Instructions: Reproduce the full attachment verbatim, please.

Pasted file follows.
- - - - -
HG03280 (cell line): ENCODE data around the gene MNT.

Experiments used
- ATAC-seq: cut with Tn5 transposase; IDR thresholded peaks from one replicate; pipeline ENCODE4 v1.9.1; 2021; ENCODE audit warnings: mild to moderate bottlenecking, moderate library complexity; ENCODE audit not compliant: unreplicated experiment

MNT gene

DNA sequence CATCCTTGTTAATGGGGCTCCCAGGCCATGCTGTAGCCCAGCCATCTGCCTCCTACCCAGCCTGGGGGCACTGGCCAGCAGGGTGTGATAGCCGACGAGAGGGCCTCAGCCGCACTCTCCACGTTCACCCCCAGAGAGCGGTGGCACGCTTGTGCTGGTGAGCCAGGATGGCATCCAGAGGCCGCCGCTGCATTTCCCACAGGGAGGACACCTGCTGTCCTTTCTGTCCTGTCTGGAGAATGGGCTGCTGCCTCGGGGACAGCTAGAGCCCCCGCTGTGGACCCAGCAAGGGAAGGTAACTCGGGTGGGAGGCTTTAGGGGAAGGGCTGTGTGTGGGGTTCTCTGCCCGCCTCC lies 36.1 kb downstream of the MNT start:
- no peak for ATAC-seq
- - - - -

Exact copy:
HG03280 (cell line): ENCODE data around the gene MNT.

Experiments used
- ATAC-seq: cut with Tn5 transposase; IDR thresholded peaks from one replicate; pipeline ENCODE4 v1.9.1; 2021; ENCODE audit warnings: mild to moderate bottlenecking, moderate library complexity; ENCODE audit not compliant: unreplicated experiment

MNT gene

DNA sequence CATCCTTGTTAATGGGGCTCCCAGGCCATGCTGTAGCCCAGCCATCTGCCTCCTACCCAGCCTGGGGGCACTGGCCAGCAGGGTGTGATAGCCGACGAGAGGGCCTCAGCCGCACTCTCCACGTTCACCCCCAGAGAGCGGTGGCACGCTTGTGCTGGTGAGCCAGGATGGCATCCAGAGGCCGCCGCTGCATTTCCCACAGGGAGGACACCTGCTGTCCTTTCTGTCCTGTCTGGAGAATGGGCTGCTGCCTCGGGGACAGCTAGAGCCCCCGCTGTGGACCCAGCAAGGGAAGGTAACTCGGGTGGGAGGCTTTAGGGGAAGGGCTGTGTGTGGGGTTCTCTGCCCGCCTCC lies 36.1 kb downstream of the MNT start:
- no peak for ATAC-seq